Local

Class warfare at City Hall? South Fresno city leaders back down in road repair fight

Fresno city council representatives hold opposing press conferences over gas tax

Monday's south Fresno city council staff press conference followed by opposing north Fresno council Tuesday morning over the gas tax.
Up Next
Monday's south Fresno city council staff press conference followed by opposing north Fresno council Tuesday morning over the gas tax.

Earlier this month, Fresno City Council members held dueling news conferences sparking a battle over the city’s gas tax funding. The fight caused Mayor Lee Brand to pull his proposed spending plan.

On Thursday, the council voted unanimously to pass a plan nearly identical to the one originally proposed. Minor changes included three projects to build sidewalks near schools with no estimated price tag. And city staff made clear the projects likely won’t be complete within a year.

“Even though we had a battle a month ago, we’re in the same place today,” said Garry Bredefeld, who represents northeast Fresno. “Not one project has changed. …I encourage us all to move forward together without pitting anybody against one another.”

Those words are a marked change from the ones Bredefeld said about his colleagues just weeks ago when he and Steve Brandau accused the council majority of waging “class warfare.”

Council members Miguel Arias, Luis Chavez, Nelson Esparza and Esmeralda Soria wanted more money for their south Fresno districts. While the share of money did tilt slightly in their favor, they argued the southern part of the city was historically neglected and deserved a bigger share.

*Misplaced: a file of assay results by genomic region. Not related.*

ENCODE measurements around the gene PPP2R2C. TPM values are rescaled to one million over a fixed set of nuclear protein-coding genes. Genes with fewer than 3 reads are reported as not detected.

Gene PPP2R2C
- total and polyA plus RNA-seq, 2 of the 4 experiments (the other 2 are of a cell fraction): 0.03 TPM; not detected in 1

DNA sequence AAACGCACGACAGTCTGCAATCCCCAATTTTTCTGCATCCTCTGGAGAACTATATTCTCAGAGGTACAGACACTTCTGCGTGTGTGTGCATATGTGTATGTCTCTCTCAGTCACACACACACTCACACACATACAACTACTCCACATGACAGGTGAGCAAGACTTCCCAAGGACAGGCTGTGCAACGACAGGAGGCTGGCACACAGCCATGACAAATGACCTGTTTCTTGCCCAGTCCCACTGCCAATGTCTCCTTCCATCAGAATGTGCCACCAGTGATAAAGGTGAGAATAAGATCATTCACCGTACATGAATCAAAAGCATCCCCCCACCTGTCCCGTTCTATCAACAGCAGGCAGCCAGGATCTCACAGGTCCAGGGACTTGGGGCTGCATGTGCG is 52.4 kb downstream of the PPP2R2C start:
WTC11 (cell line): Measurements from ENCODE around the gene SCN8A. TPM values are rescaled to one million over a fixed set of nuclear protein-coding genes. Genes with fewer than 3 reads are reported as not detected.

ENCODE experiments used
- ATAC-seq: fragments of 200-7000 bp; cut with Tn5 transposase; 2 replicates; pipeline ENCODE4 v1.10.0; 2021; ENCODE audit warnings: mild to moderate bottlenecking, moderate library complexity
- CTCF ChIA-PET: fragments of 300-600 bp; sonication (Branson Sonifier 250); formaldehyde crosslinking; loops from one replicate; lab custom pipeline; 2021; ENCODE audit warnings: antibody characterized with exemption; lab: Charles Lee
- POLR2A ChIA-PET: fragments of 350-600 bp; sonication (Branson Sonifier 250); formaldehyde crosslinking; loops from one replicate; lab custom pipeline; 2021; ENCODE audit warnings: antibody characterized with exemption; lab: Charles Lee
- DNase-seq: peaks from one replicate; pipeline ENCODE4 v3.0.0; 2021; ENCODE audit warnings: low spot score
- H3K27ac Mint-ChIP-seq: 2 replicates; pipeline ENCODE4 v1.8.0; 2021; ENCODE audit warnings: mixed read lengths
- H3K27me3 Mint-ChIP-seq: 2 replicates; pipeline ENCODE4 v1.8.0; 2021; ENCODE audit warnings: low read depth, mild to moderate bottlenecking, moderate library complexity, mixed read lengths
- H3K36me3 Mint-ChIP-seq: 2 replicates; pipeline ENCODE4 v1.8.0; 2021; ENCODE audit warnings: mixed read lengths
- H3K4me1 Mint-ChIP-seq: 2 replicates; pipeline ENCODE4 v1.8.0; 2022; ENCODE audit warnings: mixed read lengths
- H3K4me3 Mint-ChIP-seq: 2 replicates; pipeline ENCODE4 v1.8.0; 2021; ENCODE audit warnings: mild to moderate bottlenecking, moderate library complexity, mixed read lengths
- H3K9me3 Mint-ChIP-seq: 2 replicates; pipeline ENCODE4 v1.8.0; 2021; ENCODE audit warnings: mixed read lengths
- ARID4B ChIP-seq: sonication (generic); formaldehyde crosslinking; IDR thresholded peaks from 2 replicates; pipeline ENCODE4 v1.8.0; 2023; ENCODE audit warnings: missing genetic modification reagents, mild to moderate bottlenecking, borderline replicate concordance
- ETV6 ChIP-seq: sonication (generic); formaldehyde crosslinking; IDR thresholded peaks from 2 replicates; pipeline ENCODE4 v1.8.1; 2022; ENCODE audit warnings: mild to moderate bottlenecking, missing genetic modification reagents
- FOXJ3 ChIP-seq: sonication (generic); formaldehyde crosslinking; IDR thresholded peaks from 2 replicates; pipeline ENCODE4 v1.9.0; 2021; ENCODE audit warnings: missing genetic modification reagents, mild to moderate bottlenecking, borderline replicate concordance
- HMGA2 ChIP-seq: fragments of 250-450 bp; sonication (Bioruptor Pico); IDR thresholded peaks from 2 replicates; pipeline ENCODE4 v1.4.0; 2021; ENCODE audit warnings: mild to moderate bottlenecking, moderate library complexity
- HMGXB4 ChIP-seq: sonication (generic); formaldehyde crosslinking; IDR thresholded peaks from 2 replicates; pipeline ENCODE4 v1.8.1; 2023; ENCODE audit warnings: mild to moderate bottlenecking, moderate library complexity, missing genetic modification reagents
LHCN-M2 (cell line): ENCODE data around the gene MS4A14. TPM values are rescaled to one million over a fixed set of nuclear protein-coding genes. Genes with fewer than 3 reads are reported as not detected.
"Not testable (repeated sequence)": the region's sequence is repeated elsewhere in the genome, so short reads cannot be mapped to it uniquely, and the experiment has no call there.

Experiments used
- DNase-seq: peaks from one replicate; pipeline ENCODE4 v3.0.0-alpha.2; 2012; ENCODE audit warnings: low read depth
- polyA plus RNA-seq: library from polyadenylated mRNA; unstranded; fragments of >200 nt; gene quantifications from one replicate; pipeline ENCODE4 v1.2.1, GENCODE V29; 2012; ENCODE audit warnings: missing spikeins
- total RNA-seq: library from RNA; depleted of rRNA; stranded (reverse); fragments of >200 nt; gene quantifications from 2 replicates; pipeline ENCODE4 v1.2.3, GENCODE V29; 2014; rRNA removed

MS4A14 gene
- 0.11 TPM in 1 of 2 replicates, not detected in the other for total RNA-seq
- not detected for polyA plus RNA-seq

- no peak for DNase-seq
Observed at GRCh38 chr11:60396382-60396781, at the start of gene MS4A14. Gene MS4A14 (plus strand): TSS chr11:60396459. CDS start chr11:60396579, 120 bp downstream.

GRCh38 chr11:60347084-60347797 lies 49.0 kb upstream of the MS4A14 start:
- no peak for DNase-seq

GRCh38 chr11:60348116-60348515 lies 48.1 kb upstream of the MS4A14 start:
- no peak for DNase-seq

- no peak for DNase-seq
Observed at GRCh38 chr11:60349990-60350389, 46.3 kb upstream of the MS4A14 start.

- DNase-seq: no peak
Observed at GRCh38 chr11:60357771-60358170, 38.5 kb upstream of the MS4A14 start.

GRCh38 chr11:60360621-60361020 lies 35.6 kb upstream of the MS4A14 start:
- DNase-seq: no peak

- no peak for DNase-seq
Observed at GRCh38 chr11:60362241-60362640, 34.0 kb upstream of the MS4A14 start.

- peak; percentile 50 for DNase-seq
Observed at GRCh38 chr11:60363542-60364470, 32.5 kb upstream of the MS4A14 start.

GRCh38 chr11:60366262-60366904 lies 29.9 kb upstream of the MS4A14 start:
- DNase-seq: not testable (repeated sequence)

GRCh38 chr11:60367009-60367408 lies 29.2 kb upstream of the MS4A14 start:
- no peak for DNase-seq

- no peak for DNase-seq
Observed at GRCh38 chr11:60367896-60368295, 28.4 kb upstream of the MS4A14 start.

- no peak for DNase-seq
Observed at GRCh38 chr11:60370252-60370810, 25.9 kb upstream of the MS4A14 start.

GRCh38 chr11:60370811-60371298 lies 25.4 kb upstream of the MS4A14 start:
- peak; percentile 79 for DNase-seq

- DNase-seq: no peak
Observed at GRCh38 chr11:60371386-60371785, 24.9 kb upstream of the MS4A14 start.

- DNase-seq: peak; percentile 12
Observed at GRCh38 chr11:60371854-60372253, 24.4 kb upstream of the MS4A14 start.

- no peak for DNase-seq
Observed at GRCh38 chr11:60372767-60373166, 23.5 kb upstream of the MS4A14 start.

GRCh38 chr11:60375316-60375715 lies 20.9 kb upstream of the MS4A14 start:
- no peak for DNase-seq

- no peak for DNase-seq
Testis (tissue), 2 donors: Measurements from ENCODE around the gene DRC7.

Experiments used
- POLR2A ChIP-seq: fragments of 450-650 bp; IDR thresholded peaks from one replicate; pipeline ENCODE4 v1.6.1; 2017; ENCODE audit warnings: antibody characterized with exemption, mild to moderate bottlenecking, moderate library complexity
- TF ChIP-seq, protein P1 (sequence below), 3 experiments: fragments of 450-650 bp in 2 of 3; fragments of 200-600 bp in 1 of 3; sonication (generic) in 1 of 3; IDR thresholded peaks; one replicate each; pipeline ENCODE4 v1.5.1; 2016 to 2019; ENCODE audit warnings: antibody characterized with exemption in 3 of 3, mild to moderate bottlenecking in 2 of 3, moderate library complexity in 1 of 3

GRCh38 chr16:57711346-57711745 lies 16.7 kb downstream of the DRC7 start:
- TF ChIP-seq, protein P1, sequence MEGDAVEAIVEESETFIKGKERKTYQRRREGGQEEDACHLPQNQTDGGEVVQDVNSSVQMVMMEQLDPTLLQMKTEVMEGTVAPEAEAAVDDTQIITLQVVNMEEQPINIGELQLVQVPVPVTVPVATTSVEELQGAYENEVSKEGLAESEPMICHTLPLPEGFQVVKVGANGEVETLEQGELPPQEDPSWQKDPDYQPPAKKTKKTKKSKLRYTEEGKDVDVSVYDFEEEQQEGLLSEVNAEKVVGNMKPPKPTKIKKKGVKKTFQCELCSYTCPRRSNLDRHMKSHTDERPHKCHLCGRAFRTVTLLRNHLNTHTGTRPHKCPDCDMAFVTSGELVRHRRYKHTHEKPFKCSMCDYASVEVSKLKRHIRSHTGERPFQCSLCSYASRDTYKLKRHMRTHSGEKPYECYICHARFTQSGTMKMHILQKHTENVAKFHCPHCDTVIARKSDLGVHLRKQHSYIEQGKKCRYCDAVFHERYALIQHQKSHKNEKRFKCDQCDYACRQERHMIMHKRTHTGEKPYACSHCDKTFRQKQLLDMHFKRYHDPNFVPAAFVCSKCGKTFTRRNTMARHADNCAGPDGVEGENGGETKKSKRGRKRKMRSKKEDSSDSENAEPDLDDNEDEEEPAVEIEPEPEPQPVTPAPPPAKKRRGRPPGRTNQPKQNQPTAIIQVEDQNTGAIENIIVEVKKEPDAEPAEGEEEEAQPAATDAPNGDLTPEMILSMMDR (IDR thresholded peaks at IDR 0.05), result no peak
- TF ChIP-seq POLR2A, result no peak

In an interview with The Bee on Thursday, Chavez explained why the four council members backed down, saying the council will use the additional time until August to come up with a five-year plan prioritizing road repairs and looking broadly at all pots of money, including council infrastructure budgets, Measure C dollars and more.

He said he thought the rhetoric leading up to the vote “got a little out of hand.”

“It was in the spirit of every council member fighting for their district, which is what our job is,” he said.

Chavez’s District 5 in southeast Fresno is slated to receive the most, at $2.1 million; Soria’s west-central District 1 will receive $1.9 million and Arias’ District 3 in southwest Fresno will receive $1.9 million. Esparza’s central-east District 7 will receive about $1.6 million, only slightly more than District 4, which encompasses Fresno State and the airport. District 6 in northeast Fresno will receive about $1.5 million and District 2 in northwest Fresno will receive about $1.2 million.

The most expensive project on the proposed list calls for about $800,000 in repairs on Nees Avenue from First to Millbrook avenues in northeast Fresno. Several other larger projects, ranging from $500,000 to $600,000 are in south Fresno neighborhoods on roads such as Marks Avenue between Ashlan and Dakota and a traffic signal at California and Walnut near Edison High School.

Increases to California's gas tax were approved in 2017 and will continue for years.

Related stories from Fresno Bee

Brianna Calix covers Fresno’s city government for The Bee, where she works to hold public officials accountable, analyze city policy and inform readers how city hall decisions might affect their lives. She previously worked for The Bee’s sister paper, the Merced Sun-Star.

  Comments